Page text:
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Ask Mandisa 20 – Black History Month and African-American Freethinkers

2022-05-07

Author(s): Scott Douglas Jacobsen

Publication (Outlet/Website): Canadian Atheist

Publication Date (yyyy/mm/dd): 2019/05/02

Mandisa Thomas is the Founder of Black Nonbelievers, Inc (Twitter & Facebook). One of the largest, if the not the largest, organization for African-American or black nonbelievers & atheists in the United States.

The organization is intended to give secular fellowship, provide nurturance and support for nonbelievers, encourage a sense of pride in irreligion, and promote charity in the non-religious community.

I reached out to begin an educational series with one of the, and again if not the, most prominent African-American woman nonbeliever grassroots activists in the United States.

Here, we talk about Black History Month and African-American Freethinkers.

*This interview session conducted in February.*

Scott Douglas Jacobsen: With Black History Month ending, who are some important African-American freethinkers in history?

Mandisa Thomas: Let’s start with Dr. Carter G. Woodson, who was a historian. It was because his founding of Negro History Week, which later became Black History Month; that we even have this celebration.

While we can’t make claims entirely, it is important to note that the month has its roots in secularism, and critical thinking. And our presence in should definitely be raised every time.

Jacobsen: Who were, also, important secular freethinkers in American history who had an impact on individuals, such as yourself, to come forward, found organizations, and continue to build and maintain a community?

Thomas: In addition to Dr. Woodson who was a freethinker, we can look to Thelma “Butterfly” McQueen, who was an African-American famous actress. She starred in Gone With the Wind. She was honored by the Freedom From Religion Foundation in 1992.

Also, Lorraine Vivian Hansberry, who is a famous playwright who wrote, A Raisin in the Sun, which was featured on Broadway, and adapted into three different film productions. The character Beneatha Younger, is a staunch atheist, much to the dismay of her mother Lena. 

Jacobsen: Who are others making their mark now, in terms of secular and freethought communities in America? What makes them stand out to you?

Thomas: Not so shameless plug, my colleague, Sikivu Hutchinson, who has written a few books including White Knights, Black Paradise, which is a novel about the Jonestown tragedy.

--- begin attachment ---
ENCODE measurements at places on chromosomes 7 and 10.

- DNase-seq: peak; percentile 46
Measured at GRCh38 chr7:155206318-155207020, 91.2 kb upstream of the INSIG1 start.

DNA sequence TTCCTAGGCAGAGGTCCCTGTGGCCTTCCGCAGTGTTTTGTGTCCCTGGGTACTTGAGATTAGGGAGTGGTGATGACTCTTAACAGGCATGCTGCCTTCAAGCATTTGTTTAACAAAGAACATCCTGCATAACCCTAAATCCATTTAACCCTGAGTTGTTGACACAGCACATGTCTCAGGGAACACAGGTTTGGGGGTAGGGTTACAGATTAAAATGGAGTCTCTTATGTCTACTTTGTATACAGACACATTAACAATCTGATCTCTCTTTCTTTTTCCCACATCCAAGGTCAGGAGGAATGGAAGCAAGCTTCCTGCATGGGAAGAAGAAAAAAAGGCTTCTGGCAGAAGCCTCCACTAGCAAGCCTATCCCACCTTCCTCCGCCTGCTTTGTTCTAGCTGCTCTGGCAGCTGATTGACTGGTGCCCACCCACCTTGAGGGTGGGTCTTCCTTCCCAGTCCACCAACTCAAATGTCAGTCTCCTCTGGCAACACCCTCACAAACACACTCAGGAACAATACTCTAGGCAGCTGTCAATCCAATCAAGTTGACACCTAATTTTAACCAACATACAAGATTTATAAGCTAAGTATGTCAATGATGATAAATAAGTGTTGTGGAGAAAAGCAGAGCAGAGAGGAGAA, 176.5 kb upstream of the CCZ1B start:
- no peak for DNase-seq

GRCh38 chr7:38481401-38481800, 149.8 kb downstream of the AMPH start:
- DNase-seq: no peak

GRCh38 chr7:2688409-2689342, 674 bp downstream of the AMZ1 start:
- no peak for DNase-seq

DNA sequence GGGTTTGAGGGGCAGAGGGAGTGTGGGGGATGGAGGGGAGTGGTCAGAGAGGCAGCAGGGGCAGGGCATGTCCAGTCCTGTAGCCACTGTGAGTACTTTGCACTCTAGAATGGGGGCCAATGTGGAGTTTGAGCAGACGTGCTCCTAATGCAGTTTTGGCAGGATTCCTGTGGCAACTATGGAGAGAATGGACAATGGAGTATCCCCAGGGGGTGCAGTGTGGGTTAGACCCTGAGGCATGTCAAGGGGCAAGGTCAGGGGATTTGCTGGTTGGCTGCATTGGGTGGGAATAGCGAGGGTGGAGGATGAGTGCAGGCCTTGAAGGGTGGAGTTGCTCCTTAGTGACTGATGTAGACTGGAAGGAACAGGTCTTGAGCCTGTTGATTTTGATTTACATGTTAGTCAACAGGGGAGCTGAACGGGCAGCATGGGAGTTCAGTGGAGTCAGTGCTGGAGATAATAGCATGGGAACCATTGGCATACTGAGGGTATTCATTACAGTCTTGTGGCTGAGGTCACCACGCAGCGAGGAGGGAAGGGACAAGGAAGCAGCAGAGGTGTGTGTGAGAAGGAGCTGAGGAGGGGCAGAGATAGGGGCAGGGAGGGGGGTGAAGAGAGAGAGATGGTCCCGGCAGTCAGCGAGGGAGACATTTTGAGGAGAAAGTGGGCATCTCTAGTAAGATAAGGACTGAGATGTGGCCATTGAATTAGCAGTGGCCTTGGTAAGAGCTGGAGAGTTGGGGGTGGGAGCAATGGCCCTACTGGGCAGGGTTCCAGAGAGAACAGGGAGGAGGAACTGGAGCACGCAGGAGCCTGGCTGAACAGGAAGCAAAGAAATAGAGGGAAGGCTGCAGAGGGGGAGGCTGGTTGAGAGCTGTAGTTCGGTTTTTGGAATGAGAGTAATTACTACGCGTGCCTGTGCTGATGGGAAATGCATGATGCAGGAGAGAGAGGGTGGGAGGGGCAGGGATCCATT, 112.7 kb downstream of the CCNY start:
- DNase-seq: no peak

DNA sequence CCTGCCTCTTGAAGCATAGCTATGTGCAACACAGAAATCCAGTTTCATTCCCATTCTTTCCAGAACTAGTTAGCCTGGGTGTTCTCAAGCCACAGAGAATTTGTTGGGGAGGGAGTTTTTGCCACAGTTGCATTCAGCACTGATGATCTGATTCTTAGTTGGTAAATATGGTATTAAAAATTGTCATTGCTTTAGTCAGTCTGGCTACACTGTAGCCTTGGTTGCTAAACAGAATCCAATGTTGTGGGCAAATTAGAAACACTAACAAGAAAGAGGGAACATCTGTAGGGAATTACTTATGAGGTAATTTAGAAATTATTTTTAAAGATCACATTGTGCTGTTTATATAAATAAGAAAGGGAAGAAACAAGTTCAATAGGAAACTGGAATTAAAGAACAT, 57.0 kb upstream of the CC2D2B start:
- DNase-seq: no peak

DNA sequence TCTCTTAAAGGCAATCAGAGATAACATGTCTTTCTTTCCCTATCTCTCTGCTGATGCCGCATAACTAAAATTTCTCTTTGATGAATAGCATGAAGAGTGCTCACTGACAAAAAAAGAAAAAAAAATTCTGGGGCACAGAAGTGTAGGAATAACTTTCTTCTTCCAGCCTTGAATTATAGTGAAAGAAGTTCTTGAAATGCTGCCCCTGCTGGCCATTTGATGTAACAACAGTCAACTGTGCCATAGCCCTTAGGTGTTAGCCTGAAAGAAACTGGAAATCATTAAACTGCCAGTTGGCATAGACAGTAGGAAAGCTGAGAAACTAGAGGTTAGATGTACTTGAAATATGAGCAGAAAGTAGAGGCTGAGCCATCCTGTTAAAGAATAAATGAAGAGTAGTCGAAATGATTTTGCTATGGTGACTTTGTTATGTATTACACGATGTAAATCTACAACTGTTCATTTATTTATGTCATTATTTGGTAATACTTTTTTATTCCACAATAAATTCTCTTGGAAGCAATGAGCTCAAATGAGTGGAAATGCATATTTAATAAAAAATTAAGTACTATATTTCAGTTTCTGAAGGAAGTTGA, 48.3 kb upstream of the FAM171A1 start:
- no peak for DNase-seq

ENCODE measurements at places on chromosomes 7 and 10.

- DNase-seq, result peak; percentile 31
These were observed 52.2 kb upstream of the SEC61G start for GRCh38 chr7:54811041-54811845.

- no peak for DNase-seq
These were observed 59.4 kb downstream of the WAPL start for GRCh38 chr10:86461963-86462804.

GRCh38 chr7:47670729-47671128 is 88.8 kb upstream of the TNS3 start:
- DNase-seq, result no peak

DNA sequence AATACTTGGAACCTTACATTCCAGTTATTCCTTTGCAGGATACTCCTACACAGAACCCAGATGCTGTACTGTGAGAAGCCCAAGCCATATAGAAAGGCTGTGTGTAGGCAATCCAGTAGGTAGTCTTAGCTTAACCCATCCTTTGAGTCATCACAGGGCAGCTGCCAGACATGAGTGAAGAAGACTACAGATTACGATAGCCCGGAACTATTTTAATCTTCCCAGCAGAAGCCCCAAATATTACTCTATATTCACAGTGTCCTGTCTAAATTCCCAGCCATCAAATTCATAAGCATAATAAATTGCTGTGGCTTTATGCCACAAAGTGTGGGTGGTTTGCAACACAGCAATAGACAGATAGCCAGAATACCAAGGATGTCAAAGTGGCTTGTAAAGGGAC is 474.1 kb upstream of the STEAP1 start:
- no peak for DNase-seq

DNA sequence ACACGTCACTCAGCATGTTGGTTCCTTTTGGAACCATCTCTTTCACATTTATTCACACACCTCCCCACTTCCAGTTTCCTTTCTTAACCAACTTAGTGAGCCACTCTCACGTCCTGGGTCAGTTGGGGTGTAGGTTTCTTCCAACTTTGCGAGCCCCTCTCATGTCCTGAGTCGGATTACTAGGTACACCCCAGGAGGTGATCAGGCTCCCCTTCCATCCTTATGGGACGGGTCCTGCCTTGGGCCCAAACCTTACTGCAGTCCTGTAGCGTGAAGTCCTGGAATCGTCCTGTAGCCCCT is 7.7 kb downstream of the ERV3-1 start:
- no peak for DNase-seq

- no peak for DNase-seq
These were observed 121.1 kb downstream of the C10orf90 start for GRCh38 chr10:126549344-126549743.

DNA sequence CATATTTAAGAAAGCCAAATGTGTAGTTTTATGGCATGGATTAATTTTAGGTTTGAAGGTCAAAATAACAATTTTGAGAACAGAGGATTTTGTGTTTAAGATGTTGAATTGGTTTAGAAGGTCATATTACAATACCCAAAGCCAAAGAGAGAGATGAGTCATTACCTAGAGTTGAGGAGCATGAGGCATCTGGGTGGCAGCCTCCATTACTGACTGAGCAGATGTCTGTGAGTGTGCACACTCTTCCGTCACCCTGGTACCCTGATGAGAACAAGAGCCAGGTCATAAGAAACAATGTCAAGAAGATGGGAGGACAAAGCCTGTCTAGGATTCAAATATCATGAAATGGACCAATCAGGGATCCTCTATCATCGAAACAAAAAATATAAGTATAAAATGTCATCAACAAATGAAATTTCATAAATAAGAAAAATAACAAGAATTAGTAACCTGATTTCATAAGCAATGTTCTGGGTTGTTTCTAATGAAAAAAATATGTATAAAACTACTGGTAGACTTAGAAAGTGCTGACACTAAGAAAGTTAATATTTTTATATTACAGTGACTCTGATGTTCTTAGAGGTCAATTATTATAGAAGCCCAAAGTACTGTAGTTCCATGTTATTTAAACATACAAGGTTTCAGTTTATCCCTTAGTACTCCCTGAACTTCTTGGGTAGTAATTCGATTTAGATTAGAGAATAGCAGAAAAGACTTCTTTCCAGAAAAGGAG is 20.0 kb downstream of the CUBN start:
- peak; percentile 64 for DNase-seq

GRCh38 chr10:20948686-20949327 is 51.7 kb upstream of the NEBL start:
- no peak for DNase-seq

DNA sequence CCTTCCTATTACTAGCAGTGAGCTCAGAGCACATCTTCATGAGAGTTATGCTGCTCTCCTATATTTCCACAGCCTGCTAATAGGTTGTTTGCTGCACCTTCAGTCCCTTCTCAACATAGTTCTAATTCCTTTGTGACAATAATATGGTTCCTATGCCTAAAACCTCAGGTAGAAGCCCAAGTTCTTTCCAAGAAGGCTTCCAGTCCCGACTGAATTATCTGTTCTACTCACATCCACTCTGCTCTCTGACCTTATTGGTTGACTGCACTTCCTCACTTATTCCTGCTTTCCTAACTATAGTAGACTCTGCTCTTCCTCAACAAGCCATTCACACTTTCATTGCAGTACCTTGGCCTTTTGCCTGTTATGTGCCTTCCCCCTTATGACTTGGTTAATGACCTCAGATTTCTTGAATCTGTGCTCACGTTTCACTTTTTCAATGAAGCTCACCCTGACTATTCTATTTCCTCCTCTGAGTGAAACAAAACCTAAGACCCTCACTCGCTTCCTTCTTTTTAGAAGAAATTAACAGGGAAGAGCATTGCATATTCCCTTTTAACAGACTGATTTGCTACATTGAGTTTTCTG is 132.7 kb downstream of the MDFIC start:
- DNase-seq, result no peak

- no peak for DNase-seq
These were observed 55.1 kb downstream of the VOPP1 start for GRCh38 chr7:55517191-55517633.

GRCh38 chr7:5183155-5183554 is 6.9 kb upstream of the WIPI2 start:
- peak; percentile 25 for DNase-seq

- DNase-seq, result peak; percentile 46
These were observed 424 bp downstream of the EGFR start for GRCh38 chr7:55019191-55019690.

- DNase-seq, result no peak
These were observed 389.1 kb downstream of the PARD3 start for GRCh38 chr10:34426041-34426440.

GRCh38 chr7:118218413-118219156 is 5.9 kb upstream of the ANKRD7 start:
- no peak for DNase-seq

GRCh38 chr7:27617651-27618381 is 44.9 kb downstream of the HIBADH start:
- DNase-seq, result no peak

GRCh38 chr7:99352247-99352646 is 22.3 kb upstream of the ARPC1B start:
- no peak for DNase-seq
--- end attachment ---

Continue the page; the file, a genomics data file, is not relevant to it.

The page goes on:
There’s also Bridgett Crutchfield, who is the head of the Detroit affiliate for Black Nonbelievers, and Candace Gorham, author of The Ebony Exodus Project, which details the reason black women are leaving the church and religion.

What makes them stand out, is that like myself, they focus on the black atheist demographic. Especially women, and how we are affected in today’s society.  We have taken the bull by the horns to make sure that our demographic is being represented. 

So, these are my modern day pioneers and heroes. I am glad to be working alongside them this movement.

Jacobsen: If you were to be approached or asked by a young African-American girl who is questioning the religion of her parents, likely, or simply does not take seriously the faith claims of her community, what would your advice to her in terms of starting a student group, finding community, and books to read?

Thomas: First, I would say that it’s okay. She is not alone. I think that’s something many people within the community need to hear, especially of other black folks. It is still an isolating experiencing to find that you’re a non-religionist. 

Finding like minded folks can, at times, be very difficult. So I would assure her that she is not alone; that she is not crazy. That there are more like us out there. I would also recommend reading up on the women mentioned.

I would also offer my own support, as I have done for many in the community. Finally, if there is a young person who has activism capabilities, I would encourage them to do research and look into work with the Secular Student Alliance.

They are doing very good work with students. They are working with historically black colleges and universities. I would encourage them to start participating with them, and start a group if necessary.

It can be a bit intimidating. However, it is also very rewarding. It would be a great experience to connect with other students and people willing to support, and getting to the place where they can also be support will be crucial for the future.

Jacobsen: Thank you for the opportunity and your time, Mandisa.

Thomas: No problem, thank you, thank you.

License

In-Sight Publishing by Scott Douglas Jacobsen is licensed under a Creative Commons Attribution-NonCommercial-NoDerivatives 4.0 International License. Based on a work at www.in-sightpublishing.com.

Copyright

© Scott Douglas Jacobsen and In-Sight Publishing 2012-Present. Unauthorized use and/or duplication of this material without express and written permission from this site’s author and/or owner is strictly prohibited. Excerpts and links may be used, provided that full and clear credit is given to Scott Douglas Jacobsen and In-Sight Publishing with appropriate and specific direction to the original content. All interviewees and authors co-copyright their material and may disseminate for their independent purposes.

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